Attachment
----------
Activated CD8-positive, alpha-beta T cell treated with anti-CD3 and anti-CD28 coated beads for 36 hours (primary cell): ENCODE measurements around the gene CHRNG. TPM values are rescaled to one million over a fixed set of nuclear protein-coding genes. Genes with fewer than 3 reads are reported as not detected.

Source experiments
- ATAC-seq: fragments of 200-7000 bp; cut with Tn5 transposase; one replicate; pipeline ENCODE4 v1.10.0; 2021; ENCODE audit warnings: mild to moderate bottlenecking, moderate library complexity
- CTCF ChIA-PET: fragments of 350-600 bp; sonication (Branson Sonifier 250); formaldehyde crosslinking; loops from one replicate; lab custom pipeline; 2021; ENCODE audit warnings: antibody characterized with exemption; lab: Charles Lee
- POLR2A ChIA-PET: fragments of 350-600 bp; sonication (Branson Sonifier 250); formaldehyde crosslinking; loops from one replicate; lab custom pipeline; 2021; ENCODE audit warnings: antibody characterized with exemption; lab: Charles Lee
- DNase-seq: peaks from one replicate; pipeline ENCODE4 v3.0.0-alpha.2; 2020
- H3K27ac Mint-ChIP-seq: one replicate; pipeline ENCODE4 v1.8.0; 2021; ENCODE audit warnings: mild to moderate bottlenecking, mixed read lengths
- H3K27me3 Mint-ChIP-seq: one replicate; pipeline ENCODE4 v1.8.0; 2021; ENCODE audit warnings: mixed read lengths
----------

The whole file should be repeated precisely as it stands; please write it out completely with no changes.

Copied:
Activated CD8-positive, alpha-beta T cell treated with anti-CD3 and anti-CD28 coated beads for 36 hours (primary cell): ENCODE measurements around the gene CHRNG. TPM values are rescaled to one million over a fixed set of nuclear protein-coding genes. Genes with fewer than 3 reads are reported as not detected.

Source experiments
- ATAC-seq: fragments of 200-7000 bp; cut with Tn5 transposase; one replicate; pipeline ENCODE4 v1.10.0; 2021; ENCODE audit warnings: mild to moderate bottlenecking, moderate library complexity
- CTCF ChIA-PET: fragments of 350-600 bp; sonication (Branson Sonifier 250); formaldehyde crosslinking; loops from one replicate; lab custom pipeline; 2021; ENCODE audit warnings: antibody characterized with exemption; lab: Charles Lee
- POLR2A ChIA-PET: fragments of 350-600 bp; sonication (Branson Sonifier 250); formaldehyde crosslinking; loops from one replicate; lab custom pipeline; 2021; ENCODE audit warnings: antibody characterized with exemption; lab: Charles Lee
- DNase-seq: peaks from one replicate; pipeline ENCODE4 v3.0.0-alpha.2; 2020
- H3K27ac Mint-ChIP-seq: one replicate; pipeline ENCODE4 v1.8.0; 2021; ENCODE audit warnings: mild to moderate bottlenecking, mixed read lengths
- H3K27me3 Mint-ChIP-seq: one replicate; pipeline ENCODE4 v1.8.0; 2021; ENCODE audit warnings: mixed read lengths